Kāliya made so much poison. All the calves and cowherd boys were ‘dead’. But Kṛṣṇa did not die, and by His glance all the boys come back to life. This is Kṛṣṇa’s symptom. No one else can do as He can. He is Svayam Bhagavān and He is performing His pastimes.

The following excerpt is from Śrīla Bhaktivedānta Nārāyaṇa Mahārāja’s discourse in Hong Kong, on July 2, 2006, published in The Hidden Path of Devotion


Anarthas include nāma-aparādha, sevā-aparādha (offences in the execution of devotional practices) and so on. If you follow this regulative process, anarthas will diminish and gradually go away, and then niṣṭhā will come. Niṣṭhā means steadiness of mind. The devotee fixed in niṣṭhā will determine, “I can die, but I cannot give up chanting the holy name.” Śrīla Haridāsa Ṭhākura was beaten in twenty-two marketplaces. As they beat him, the miscreant Muslim government followers demanded, “You should chant Allah! Hoda! Don’t chant Hare Kṛṣṇa!” But he continued to chant, “Hare Kṛṣṇa Hare Kṛṣṇa, Kṛṣṇa Kṛṣṇa Hare Hare, Hare Rāma Hare Rāma, Rāma Rāma Hare Hare.” At last he became almost like a skeleton – bloody and only some skin remaining – and finally they threw him into the Ganges.

Śrīla Haridāsa Ṭhākura later came out of the Ganges as if nothing had happened, and he was still chanting, “Hare Kṛṣṇa, Hare Kṛṣṇa.” At that time his prosecutors fearfully begged pardon at his lotus feet. Haridāsa Ṭhākura personified niṣṭhā.

Do you know about Śrī Prahlāda Mahārāja? His father tortured him in various ways and ordered, “Don’t speak the name of Viṣṇu, my enemy!” But Prahlāda never followed that order. He was always chanting, “Kṛṣṇa, Kṛṣṇa, Kṛṣṇa.” Oh, be like that – very strong. Kṛṣṇa’s mercy will then come to you.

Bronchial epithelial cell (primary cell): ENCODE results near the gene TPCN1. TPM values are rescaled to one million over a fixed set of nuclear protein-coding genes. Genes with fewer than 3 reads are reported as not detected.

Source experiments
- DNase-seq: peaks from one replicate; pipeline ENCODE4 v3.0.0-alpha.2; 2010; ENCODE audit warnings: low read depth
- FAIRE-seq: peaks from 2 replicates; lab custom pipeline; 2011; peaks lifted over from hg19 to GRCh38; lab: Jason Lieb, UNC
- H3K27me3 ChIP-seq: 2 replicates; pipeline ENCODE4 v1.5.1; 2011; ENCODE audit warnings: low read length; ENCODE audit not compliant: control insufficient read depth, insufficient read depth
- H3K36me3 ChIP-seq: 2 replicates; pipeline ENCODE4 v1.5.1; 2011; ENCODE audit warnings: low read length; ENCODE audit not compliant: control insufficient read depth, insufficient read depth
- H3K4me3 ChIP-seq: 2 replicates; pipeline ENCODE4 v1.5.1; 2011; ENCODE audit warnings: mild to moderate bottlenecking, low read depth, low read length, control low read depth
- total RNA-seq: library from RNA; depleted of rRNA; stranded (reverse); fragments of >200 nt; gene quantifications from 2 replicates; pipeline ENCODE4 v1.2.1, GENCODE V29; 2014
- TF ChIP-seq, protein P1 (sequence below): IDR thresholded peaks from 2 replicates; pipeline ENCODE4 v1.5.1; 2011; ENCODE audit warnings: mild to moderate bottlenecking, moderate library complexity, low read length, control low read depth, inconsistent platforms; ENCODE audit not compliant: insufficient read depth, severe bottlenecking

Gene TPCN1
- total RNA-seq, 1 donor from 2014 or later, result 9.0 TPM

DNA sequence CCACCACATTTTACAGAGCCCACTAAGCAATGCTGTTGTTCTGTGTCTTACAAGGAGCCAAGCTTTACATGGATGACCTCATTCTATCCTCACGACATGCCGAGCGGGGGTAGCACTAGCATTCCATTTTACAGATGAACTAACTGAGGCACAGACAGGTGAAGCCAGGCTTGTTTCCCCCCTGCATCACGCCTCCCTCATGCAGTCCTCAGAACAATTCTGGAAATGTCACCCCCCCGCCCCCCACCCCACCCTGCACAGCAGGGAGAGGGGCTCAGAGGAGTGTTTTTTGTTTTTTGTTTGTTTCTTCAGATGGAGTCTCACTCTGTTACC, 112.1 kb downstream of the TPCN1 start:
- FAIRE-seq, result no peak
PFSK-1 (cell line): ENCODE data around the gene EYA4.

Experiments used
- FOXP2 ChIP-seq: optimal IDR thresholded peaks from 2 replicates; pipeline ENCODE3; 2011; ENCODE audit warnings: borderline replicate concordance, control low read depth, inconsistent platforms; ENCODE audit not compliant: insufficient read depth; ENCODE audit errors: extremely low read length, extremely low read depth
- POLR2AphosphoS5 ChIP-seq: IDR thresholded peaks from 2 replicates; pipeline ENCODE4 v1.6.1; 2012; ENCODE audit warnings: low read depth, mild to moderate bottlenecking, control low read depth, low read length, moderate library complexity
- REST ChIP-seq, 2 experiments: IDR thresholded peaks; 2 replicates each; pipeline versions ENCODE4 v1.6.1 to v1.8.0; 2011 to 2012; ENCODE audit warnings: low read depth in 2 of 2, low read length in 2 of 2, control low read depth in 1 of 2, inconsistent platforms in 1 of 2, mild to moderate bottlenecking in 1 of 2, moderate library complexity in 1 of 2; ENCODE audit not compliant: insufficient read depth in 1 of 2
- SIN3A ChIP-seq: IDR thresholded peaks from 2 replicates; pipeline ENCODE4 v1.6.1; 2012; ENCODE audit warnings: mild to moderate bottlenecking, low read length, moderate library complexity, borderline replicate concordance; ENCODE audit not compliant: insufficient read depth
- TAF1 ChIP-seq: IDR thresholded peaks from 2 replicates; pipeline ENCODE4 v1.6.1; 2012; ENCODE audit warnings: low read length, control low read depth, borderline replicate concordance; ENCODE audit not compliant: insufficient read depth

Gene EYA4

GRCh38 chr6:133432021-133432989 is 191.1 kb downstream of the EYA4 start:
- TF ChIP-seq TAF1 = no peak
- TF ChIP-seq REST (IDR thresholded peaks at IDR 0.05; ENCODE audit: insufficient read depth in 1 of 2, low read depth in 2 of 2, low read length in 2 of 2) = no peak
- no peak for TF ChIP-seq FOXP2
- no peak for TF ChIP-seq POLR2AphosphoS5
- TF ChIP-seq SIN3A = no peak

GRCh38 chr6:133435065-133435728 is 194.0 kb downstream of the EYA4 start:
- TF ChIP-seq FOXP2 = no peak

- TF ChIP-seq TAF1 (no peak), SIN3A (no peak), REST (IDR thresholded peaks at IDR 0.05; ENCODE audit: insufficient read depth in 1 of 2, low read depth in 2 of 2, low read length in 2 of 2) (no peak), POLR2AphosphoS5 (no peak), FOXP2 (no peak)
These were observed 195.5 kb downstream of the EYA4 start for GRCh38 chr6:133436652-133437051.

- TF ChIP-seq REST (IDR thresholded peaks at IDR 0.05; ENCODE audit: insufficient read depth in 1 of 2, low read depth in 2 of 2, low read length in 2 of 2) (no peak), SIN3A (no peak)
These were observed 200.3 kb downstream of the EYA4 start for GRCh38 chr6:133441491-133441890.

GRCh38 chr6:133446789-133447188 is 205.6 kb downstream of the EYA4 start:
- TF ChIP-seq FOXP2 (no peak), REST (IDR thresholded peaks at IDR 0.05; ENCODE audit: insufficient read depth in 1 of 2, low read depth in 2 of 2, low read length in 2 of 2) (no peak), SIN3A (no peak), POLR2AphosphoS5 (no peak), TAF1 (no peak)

An excerpt from a morning walk with Śrīla Bhaktivedānta Nārāyaṇa Mahārāja in Pui O, Hong Kong, on April 16, 2008, published in Walking with a Saint – Morning Walks and Conversations 2008


Uttama-kṛṣṇa dāsa: Gurudeva, regarding the question of karma: If I beat somebody, does it mean that person previously beat me? For example, if he owed me ten dollars, now he is paying me back. Is it like this?

Śrīla Bhaktivedānta Nārāyaṇa Mahārāja: No. We should tolerate this, as Śrīla Haridāsa Ṭhākura was tolerant. Prahlāda Mahārāja was given poison, put in a fire, and tortured in many other ways; but he never thought, “I will take revenge against my father.” This is not Vaiṣṇava etiquette.

Śrīpāda Padmanābha Mahārāja: What if that devotee is thinking, “Somebody is coming to kill me!”? But his body belongs to Gurudeva.

Śrīla Bhaktivedānta Nārāyaṇa Mahārāja: You are not Prahlāda or Sītā-devī. You should try to escape, to save your life.

Śrīpāda Dāmodara Mahārāja: Nityānanda Prabhu ran away when Jagāi and Mādhāi went to beat him. Śrīla Haridāsa Ṭhākura also ran away.

Śrīla Bhaktivedānta Nārāyaṇa Mahārāja: Mahā-bhāgavatas never run in fear.* They know that Kṛṣṇa is present with them. They know that the Lord’s Sudarśana cakra (His disc weapon) will come and finish their aggressor.

Yadunātha dāsa: The Pāṇḍavas were insulted and they fought back. Does this mean that they are not mahā-bhāgavatas?

Śrīpāda Padmanābha Mahārāja: We read in Mahābhārata that the Pāṇḍavas were given so much trouble and insults by Duryodhana and the Kauravas. They tolerated this for many years, but in the end they fought. He is asking if this means they are not mahā-bhāgavatas.

Śrīla Bhaktivedānta Nārāyaṇa Mahārāja: While sitting on his chariot at the beginning of the Mahābhārata War and seeing all his relatives on the opposing side, Arjuna told Kṛṣṇa, “I cannot kill them. Taking the occupation of begging is better than fighting for a kingdom and opulence. Why should I fight just for the sake of winning this kingdom? I should not fight.” Śrī Kṛṣṇa replied, “You should fight.”

Śrīpāda Mādhava Mahārāja: Kṛṣṇa told him, “You will be the instrumental cause.”